Breaking Down Addressable: The Road to Execution
By Jim D'Antoni
For a long time, addressable TV had been considered a “nice to have,” instead of a “must use” technology. However, during the past few years we are seeing a growing number of advertisers embrace addressable TV as a key element of their video mix. Addressable provides significant boosts to a campaign’s strength and efficiency, and in a time where brands need to be more strategic with their spending and prioritize opportunities that can prove ROI, its importance is only growing.
Addressable technology utilizes first-, second- and third-party data to create custom target segments and reach viewers on a household level no matter what, when, or how they watch. This level of precision targeting is enhanced through the integration of first-party deterministic data and working with distributors that can deliver additional scale by inserting across linear and OTT. Additionally, addressable’s main goal is to eliminate waste and maximize the results of every campaign.
One thing that buyers must come to terms with is that with addressable there are no parameters that are one size fits all. There are multiple factors that play into running a successful campaign: demographics, data sources, flighting, attribution windows, and more. It can seem a bit complex to navigate at first, but it's about being thoughtful and strategic at every step, and taking the time to evaluate and distill your objectives to ensure a successful campaign.
Let’s get into the mechanics of building a successful addressable campaign.
Know Your Goals and Choose Your Tools Wisely
The first step to creating a successful addressable campaign is to break down your specific KPIs. What are you looking to get out of your campaign? Is it seasonally driven, product-driven? Who are you trying to reach and what do you want them to do? Answering these questions is a vital part of understanding how the campaign should run and informs most of the other aspects of campaign execution, such as what measurement partners to include and what data you need to build the best segment.
Whenever possible, marketers should integrate first-party deterministic data into their campaigns. Although not all advertisers are able to collect or permission first-party data, some categories, such as finance, auto and insurance have a plethora of information that can be used to inform the target of a campaign. They use this to inform both their KPIs and the target segments they will build.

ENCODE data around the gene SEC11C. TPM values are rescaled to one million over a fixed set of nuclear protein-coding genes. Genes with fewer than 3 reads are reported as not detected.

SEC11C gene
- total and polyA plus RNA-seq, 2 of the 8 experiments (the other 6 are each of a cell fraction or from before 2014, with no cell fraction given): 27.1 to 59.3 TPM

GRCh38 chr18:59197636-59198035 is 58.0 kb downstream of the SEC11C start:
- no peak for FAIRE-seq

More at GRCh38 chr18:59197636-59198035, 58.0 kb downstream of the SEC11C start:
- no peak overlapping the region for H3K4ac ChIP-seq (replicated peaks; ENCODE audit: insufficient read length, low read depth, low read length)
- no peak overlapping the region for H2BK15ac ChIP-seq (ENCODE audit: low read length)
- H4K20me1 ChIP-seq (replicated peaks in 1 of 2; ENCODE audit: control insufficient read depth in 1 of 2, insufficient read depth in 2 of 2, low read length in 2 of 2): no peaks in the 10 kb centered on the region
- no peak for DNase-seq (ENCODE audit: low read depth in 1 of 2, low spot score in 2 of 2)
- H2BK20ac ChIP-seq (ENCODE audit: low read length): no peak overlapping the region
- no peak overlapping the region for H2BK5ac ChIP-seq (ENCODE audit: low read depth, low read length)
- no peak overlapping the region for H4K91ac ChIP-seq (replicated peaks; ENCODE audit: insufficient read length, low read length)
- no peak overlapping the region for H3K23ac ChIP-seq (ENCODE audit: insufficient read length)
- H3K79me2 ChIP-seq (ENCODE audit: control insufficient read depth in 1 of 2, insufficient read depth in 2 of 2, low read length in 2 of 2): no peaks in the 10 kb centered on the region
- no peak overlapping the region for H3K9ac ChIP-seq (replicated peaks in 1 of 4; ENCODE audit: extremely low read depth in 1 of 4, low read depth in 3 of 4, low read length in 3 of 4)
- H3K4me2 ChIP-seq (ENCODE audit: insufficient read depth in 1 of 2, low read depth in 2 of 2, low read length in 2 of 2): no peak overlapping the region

In the case of finance, a bank can create campaigns to both recruit new customers to open a savings account, and convince current customers to open a new credit card with them. In this case, the bank would need to create two different target segments and use their own first-party data to discern who is and is not currently a customer. They would not want to waste impressions on convincing someone who already has a savings account with them; instead, they would want to serve an ad from their second campaign.
To optimize the impact, advertisers should also prioritize working with partners that are able to use their own first-party deterministic data to fully maximize the campaign within their specific footprint, like DISH Media does. Advertisers should also look for partners able to work with multiple data and attribution partners to ensure that they are able to use the most updated and relevant data sets to match and measure the success of their campaigns. Seeing this need for flexibility, DISH Media has built up relationships with 20+ data partners that are both broad scope, like Experian and LiveRamp, and category-specific, like Polk (Auto) and NCS (CPG).